Flindt on Friday: Nature’s bounty flows in unexpected places

One thing we didn’t manage to find when clearing out the farmhouse attic was a bottle of Turbo aftershave.

It’s left over from those far-off couple of years when shaving was compulsory at school and before I persuaded myself that a short beard made me look impossibly cool and chunky, while conveniently hiding a hideous chin.

See also: Buyer’s guide: Camera-guided sugar beet hoes

Those years coincided with the time when the word “turbo” was everywhere. I think Saab started it, bolting a lightweight turbocharger to the 99’s venerable Triumph-sourced 2.0-litre engine, and changing its image forever. Well, until it went bust.

“Turbo” became the mot du jour.

1980s advertisement

Retro AdArchives/Alamy Stock Photo

There were cleaning products, clothing, pens, chewing gum, cricket bats – stuff with absolutely no link to a high-speed exhaust-gas driven turbine happily adopted the name – even aftershave.

Eau de nature

The modern-day equivalent is “nature”. It’s hard to get through an advert break or magazine without stumbling across references to nature.

There’s stuff that is “working with nature”, “powered by nature”, and “nature-friendly”: cleaning products (again), cereal bars, and, yes, some of my fellow farmers.

The wonderful thing about using the word nature to push your product (and your “holier than thou” green virtue-signalling credentials) is that nature is impossible to define.

Take the concept of “nature-friendly farming”, for instance. Does it assume that only modern commercial farming is “nature-unfriendly”, in some sort of elegiac and romantic yearning for the “good old days” of farming?

The old boys who worked here when I started could tell a tale or two about the year-round back-breaking battle against nature, with her weeds and diseases, just to produce food.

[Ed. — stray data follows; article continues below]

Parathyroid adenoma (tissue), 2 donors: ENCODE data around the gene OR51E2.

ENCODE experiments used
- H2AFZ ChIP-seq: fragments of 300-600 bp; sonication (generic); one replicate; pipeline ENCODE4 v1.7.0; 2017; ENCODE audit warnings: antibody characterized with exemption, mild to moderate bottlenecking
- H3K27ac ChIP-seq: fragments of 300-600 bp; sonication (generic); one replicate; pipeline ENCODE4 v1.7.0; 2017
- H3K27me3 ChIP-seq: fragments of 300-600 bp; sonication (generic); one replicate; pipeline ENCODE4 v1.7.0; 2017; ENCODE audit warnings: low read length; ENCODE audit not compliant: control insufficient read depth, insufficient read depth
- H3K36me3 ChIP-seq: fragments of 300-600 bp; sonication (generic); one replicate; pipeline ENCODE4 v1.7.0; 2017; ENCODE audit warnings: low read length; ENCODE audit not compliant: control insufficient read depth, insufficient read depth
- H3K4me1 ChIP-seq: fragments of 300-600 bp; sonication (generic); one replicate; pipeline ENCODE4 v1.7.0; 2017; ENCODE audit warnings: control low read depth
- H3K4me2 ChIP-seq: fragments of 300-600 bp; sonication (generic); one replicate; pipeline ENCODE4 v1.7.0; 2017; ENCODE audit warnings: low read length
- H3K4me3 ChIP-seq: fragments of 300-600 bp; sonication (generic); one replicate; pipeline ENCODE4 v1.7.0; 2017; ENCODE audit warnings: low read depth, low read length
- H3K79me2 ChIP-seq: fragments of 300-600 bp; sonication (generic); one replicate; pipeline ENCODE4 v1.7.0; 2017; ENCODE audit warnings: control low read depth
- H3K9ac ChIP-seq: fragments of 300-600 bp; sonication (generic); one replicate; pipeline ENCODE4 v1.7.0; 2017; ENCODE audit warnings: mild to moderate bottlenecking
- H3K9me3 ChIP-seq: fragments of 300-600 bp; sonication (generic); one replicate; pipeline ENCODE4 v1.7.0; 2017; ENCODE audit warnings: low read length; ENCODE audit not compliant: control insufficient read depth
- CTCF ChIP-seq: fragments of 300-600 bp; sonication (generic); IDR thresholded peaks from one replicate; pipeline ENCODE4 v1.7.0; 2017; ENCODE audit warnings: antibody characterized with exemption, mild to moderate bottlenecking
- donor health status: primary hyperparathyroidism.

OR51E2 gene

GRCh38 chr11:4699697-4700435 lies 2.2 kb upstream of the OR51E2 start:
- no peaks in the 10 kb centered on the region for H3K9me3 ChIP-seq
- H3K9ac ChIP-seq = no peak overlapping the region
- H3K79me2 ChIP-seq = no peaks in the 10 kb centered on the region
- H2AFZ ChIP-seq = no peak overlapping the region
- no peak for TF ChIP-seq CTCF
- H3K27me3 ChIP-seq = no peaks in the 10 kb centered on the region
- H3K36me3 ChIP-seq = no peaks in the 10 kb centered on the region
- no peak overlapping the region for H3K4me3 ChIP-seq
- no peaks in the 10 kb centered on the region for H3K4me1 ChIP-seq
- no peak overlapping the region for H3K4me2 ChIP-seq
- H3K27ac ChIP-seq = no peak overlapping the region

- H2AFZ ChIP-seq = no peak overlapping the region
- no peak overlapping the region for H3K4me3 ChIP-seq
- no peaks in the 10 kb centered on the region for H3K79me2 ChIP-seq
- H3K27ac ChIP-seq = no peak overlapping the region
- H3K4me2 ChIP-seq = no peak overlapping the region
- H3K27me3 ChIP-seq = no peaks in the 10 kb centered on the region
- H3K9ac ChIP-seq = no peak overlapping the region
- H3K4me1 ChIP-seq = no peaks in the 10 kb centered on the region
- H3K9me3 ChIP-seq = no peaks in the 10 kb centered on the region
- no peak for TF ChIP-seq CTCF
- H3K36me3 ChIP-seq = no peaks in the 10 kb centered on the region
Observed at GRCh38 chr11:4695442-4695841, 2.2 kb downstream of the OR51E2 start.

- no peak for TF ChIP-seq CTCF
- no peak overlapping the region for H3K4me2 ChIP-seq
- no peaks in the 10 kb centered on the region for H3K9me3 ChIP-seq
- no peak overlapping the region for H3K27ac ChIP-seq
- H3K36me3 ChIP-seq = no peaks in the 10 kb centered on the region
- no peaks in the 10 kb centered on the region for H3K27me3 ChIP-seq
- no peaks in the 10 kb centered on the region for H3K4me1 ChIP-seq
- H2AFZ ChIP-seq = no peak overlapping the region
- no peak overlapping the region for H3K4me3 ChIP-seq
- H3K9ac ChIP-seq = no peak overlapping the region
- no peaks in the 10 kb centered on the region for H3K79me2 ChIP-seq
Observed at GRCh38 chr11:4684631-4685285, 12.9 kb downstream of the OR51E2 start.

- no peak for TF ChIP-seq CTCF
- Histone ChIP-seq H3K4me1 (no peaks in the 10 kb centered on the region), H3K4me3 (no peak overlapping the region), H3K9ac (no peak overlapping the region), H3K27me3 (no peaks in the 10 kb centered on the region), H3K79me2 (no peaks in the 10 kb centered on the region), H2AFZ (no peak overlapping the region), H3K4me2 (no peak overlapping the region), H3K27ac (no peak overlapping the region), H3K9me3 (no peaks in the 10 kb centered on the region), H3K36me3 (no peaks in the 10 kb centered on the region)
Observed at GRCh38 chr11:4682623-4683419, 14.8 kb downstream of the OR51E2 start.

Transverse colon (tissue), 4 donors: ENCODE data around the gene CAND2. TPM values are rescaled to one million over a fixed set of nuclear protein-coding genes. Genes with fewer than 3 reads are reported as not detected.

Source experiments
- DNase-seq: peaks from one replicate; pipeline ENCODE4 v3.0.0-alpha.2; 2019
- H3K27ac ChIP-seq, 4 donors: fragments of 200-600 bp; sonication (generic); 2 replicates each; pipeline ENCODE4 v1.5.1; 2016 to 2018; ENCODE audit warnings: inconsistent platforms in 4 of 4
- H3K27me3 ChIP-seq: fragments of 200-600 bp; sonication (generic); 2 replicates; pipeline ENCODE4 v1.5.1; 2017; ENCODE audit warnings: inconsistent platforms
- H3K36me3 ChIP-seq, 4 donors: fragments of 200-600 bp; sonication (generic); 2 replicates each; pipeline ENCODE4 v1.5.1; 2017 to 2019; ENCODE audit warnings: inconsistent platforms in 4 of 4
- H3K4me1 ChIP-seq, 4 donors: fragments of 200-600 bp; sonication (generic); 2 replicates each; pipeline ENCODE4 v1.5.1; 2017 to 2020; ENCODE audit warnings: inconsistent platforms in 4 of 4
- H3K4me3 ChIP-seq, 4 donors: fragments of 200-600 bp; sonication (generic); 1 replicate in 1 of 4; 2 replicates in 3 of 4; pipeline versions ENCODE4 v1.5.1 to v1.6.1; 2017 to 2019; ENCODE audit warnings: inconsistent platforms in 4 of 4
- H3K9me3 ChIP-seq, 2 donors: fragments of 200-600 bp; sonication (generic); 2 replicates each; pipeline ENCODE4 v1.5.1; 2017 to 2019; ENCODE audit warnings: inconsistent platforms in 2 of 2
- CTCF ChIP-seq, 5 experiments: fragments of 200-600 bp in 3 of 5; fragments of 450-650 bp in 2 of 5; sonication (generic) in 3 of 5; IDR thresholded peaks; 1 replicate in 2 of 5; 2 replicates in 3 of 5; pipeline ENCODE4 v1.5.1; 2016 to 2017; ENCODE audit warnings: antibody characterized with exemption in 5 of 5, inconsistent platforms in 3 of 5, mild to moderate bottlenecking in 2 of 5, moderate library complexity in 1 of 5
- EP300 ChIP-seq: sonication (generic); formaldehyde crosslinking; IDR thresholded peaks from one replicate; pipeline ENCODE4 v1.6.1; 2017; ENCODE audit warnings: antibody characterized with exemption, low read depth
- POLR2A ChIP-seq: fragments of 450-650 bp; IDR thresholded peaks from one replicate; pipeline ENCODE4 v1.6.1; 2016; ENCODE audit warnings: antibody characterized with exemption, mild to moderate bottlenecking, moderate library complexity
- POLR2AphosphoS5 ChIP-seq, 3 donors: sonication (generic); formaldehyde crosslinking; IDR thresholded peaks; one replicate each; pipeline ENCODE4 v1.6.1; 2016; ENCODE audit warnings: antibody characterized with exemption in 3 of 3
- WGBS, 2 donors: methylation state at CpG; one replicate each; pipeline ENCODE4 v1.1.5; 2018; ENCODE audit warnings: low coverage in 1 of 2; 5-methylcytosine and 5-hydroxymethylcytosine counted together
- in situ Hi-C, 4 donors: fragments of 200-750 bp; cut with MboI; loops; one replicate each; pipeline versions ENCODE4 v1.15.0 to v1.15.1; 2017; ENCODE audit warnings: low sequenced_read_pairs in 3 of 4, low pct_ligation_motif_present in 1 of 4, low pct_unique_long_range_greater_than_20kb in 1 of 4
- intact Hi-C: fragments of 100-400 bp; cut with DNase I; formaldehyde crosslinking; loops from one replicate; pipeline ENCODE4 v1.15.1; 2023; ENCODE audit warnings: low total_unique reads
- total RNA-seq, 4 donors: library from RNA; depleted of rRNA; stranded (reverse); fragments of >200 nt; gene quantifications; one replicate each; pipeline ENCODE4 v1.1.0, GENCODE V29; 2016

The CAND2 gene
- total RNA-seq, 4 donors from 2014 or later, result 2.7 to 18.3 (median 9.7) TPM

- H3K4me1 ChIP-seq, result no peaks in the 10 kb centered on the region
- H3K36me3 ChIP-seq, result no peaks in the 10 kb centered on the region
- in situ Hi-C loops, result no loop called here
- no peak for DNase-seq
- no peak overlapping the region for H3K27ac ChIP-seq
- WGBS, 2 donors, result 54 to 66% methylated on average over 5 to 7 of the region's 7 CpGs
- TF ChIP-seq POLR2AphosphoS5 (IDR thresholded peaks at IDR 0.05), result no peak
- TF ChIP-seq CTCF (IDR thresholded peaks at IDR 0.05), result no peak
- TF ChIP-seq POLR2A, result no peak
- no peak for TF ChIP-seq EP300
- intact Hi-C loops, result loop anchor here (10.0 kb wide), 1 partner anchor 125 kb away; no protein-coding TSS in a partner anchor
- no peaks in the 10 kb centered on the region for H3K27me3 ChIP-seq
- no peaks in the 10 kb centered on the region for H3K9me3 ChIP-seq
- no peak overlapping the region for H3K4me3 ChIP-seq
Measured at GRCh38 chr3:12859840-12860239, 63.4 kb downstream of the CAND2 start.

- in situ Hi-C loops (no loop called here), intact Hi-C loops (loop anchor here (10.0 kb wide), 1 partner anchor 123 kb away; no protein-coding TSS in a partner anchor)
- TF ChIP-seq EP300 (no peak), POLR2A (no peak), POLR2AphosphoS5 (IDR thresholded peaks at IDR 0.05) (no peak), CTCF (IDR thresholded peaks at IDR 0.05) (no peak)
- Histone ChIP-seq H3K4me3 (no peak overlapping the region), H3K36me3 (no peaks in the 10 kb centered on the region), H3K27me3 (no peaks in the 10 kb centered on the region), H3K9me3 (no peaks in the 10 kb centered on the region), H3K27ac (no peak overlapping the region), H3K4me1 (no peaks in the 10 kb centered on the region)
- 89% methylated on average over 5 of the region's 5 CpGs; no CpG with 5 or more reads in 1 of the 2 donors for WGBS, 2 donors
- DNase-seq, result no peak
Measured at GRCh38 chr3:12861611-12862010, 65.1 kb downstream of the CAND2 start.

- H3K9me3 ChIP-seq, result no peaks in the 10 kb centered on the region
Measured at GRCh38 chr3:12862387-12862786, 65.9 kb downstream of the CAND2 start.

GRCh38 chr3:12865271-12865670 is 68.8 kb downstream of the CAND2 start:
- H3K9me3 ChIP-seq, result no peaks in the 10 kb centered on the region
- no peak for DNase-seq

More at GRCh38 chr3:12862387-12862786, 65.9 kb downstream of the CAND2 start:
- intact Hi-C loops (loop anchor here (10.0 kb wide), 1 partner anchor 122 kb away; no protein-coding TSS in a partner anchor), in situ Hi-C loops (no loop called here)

Their delight at “weed control in a can” was quite something. (Incidentally, here’s a Charlie prediction: it won’t be long before “weedism” becomes a sin, and weeds are defined as misunderstood wild plants seeking safe spaces.)

Second nature

Mankind’s involvement in nature is the key to the definition, and that debate has been rumbling for a very long time.

I stumbled upon an article in, quite aptly, Nature magazine, which took the debate and discussion back through the years, centuries and millennia: John Stuart Mill to Aristotle via Gilbert White and Cicero.

Even these great minds failed to come to an agreement: is man part of nature, or separate from it? If mankind is not part of nature, then a return to nature suggests the end of agriculture.

Don’t laugh; the concept is all the rage among “green writers”, inspired by the science writer Jared Diamond, who seems to have been the first to claim that agriculture is a huge mistake.

I do hope he didn’t write it on an empty stomach. This “man is bad” school of thought puts me with my chemicals on the same eco-naughty step as the nature-friendliest farmers.

The other, somewhat more practical, school of thought is that man is part of nature, and therefore his activities are, too.

Man discovers the wheel – nature. Man does science – that’s nature. Man develops metsulfuron-methyl – nature.

Mind you, weeds develop resistance – that’s nature too. But once again, all farmers should fall under the same heading. No one has the right to claim to be “greener” than anyone else.

I couldn’t help noticing the other day that New Holland is firmly in this second school of philosophy, as shown by its development of a methane-powered T6 tractor.

They have decided that methane isn’t the evil cow-produced killer gas that many would have us believe.

It’s a natural product, so they can – and do – advertise this T6 as “powered by nature”. I had to chuckle at their bare-faced cheek.

Which reminds me; where’s my bottle of Turbo?